Soon enough, when you’re discussing Pete Williams’ music career, the subject of Dexys is going to crop up. So here goes: Williams was the bassist in the band’s original Geno-era line up, before leaving to pursue his own creative interests with other outfits including The Bureau and These Tender Virtues. He rejoined the reactivated Dexys in 2003.
From a certain perspective – a lazy, incorrect one – Dexys is basically Kevin Rowland’s band. But Rowland has always had a string of trusty lieutenants by his side, and it was this role that Williams took on for the reunion. It’s no great leap of the imagination to grasp that someone blessed with talent as a singer and songwriter in their own right would struggle in a right hand man role over time. Suffice to say that Williams put out his second solo album, the corking Roughnecks and Roustabouts, last year, and when Dexys released their new LP earlier this month, Williams was no longer involved
Williams’ solo gigs are already spoken of in awed tones by those who’ve witnessed them. Tonight’s intimate, fired-up show at Gullivers in Manchester makes it clear why. He gives it his all, and he’s a highly gifted performer. In the flesh Williams is unassuming and charming, with a quiet star quality. His warm, honeyed voice and his guitar playing are more than enough to hold an audience. His band, too, is as tight as a nut, blazing away one minute, stopping on a sixpence the next. It’s an oak-soaked, somehow pre-rock sound, propulsive and garlanded with sweet harmonies. You get the impression that Sam Phillips would have given himself the rest of the day off if he’d discovered this lot. It’s little wonder that Richard Hawley has declared himself a fan.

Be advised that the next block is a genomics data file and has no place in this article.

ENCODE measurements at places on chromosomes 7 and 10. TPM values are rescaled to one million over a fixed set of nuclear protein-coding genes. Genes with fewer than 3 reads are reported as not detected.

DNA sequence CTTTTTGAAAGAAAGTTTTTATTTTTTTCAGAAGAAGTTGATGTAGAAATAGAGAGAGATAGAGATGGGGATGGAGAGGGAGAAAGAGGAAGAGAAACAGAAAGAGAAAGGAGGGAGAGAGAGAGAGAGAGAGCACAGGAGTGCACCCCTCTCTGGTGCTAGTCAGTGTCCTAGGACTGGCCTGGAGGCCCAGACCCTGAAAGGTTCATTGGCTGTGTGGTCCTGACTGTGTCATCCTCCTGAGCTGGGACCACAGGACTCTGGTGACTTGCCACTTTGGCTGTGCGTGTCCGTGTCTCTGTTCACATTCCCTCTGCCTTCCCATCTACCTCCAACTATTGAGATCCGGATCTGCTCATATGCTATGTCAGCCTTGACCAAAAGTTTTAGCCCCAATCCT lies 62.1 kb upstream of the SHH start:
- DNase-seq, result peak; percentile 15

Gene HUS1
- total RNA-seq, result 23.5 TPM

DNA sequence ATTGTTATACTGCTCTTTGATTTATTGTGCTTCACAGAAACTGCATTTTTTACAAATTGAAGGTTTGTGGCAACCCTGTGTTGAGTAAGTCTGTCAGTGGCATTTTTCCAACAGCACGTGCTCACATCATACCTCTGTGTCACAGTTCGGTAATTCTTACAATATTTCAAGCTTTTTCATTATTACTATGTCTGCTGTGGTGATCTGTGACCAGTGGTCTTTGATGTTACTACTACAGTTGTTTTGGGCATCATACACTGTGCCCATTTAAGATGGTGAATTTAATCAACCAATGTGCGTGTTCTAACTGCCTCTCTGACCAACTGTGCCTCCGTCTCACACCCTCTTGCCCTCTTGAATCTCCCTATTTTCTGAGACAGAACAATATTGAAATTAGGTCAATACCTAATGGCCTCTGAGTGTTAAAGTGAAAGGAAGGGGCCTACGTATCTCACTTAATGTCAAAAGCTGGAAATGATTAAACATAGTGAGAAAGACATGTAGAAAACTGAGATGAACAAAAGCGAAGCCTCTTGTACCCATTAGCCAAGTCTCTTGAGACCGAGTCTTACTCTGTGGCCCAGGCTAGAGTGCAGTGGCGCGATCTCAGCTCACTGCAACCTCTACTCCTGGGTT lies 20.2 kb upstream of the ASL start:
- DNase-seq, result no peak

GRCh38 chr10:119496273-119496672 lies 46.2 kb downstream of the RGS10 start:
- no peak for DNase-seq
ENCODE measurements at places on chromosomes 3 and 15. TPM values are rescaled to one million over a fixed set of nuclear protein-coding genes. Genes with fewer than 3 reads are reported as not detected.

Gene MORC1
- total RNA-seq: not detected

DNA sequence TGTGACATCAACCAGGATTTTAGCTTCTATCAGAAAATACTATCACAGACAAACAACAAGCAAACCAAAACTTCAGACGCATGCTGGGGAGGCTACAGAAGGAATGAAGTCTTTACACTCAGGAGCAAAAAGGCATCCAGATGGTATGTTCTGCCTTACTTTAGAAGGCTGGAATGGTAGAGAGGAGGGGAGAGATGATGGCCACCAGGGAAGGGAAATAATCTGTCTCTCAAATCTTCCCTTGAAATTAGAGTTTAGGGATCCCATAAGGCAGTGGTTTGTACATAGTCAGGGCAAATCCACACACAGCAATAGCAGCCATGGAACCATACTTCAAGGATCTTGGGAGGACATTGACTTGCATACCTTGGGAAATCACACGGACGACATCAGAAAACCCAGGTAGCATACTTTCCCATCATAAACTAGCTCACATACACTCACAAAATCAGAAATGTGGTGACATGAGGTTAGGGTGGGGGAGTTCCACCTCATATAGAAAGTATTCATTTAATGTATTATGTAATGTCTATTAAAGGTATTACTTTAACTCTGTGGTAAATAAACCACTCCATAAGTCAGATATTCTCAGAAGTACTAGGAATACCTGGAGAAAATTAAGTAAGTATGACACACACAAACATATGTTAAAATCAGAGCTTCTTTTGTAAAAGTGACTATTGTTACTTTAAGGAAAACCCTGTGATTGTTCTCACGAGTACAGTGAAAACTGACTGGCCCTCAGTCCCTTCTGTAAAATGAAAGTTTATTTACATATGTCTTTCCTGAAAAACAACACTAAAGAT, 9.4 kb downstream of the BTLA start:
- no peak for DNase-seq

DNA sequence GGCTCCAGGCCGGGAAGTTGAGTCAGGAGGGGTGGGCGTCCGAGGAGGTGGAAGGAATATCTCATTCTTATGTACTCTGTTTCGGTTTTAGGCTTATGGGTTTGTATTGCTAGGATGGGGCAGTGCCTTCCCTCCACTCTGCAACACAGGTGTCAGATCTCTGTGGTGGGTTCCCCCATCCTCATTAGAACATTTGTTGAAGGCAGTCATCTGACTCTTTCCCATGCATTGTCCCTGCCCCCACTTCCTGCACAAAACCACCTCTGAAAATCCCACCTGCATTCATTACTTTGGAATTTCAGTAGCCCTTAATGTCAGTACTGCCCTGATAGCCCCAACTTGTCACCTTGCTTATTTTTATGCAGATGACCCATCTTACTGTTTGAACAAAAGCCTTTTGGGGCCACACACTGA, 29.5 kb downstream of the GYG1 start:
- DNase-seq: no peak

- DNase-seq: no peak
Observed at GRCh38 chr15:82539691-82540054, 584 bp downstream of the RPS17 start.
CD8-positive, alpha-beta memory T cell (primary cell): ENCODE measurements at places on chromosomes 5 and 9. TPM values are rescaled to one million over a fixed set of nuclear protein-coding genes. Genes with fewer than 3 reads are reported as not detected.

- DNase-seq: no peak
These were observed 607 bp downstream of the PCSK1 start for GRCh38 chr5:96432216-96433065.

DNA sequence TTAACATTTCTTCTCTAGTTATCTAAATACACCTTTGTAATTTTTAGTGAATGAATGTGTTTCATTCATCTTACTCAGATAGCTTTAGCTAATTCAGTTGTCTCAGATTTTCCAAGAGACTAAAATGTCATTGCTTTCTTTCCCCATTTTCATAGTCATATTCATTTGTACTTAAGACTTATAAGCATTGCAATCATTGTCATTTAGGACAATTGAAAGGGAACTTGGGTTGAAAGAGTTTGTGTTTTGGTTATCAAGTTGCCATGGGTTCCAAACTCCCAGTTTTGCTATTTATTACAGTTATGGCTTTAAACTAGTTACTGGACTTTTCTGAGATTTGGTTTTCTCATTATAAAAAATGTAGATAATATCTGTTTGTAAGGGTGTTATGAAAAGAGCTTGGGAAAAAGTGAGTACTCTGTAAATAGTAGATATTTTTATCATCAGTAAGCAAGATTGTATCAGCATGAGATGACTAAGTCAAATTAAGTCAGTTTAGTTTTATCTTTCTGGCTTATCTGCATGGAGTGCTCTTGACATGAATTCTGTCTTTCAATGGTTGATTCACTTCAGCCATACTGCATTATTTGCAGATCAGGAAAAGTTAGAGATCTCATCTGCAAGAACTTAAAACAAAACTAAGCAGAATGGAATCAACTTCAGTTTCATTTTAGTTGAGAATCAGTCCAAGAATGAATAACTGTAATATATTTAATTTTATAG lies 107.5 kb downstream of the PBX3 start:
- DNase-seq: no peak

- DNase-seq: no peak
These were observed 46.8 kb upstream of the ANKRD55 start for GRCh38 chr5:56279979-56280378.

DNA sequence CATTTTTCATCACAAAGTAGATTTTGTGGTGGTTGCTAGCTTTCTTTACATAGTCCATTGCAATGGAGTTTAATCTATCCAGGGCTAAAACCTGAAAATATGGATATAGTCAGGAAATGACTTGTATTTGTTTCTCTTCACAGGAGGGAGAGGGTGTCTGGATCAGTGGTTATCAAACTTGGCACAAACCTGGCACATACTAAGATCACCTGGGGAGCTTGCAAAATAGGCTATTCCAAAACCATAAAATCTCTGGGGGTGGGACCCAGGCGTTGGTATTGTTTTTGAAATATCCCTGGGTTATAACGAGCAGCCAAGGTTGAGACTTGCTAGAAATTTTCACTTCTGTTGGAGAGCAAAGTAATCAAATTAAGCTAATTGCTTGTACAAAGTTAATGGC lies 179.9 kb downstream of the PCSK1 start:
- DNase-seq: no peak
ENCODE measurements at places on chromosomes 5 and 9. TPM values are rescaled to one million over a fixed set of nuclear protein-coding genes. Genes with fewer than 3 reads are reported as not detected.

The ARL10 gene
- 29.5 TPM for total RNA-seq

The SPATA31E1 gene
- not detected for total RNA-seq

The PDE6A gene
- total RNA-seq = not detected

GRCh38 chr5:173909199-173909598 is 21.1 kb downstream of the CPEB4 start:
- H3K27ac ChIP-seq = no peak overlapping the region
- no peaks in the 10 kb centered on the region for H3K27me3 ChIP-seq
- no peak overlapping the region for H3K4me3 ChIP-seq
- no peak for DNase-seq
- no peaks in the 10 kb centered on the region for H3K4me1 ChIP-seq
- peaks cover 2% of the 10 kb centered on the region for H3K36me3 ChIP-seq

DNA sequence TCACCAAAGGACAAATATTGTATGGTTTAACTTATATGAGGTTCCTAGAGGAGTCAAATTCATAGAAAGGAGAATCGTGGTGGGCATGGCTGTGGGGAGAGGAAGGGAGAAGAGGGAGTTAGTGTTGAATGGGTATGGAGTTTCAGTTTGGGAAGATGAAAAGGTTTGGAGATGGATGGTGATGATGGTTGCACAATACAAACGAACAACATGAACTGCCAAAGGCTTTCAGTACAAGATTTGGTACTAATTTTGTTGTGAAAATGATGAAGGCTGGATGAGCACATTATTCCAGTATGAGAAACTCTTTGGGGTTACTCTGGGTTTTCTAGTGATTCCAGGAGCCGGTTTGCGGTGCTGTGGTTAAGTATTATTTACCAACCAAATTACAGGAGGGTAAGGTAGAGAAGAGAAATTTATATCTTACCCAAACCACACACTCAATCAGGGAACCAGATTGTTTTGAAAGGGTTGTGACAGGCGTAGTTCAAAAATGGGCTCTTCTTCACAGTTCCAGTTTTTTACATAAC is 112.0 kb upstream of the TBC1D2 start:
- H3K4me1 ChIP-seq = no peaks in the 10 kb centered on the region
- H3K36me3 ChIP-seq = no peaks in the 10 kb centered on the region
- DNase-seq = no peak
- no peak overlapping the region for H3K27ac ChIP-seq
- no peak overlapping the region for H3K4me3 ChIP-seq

Williams’ songs, delivered here with persuasive gusto and aplomb, are often soulful and reflective. Valda looks back to his childhood in Birmingham, First Real Job to his days working in a factory and the rollicking People to a mis-spent youth spent touring in bands. In particular, Are You Listening? reflects on his relationship with his father in a manner that’s immensely touching without becoming saccharine. There are love songs too, such as Nothing’s Going to Stand in Our Way and show opener Breathe My Love, and they’re tender and winning, never dewy-eyed, instead displaying a touch of grit. If you’re asking, his songs don’t really sound like Dexys as such, but their open-heartedness, hard-won wisdom and old-school tunefulness would undoubtedly appeal to a similar crowd.
This certainly isn’t any half-baked solo career – it’s a gifted artist with his own fine, mature songs to sing. Really, Dexys’ loss is the wider world’s gain, and it’s high time the wider world sat up and took notice.
By Andy Murray
Photos by Pete Saunders